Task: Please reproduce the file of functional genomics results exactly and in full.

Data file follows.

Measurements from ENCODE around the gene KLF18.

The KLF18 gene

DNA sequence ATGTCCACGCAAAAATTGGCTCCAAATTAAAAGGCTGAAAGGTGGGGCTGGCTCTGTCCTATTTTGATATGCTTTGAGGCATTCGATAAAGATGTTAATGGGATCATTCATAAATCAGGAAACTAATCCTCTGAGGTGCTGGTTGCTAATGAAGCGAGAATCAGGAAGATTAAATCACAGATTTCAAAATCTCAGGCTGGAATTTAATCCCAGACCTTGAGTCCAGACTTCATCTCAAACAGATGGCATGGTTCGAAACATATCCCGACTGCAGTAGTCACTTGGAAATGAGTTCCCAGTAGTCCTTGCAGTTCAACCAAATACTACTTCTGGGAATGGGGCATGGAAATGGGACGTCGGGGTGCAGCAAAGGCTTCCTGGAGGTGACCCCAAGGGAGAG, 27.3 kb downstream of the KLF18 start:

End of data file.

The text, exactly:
Measurements from ENCODE around the gene KLF18.

The KLF18 gene

DNA sequence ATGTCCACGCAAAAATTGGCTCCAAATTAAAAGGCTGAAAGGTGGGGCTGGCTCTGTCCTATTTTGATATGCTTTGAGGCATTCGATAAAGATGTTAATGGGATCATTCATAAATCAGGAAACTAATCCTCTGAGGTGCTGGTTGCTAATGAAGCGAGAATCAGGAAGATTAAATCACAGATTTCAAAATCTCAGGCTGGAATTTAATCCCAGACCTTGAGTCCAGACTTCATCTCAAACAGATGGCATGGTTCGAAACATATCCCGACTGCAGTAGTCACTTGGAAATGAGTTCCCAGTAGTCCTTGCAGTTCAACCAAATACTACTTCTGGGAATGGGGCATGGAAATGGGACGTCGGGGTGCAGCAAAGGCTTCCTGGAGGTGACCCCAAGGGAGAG, 27.3 kb downstream of the KLF18 start: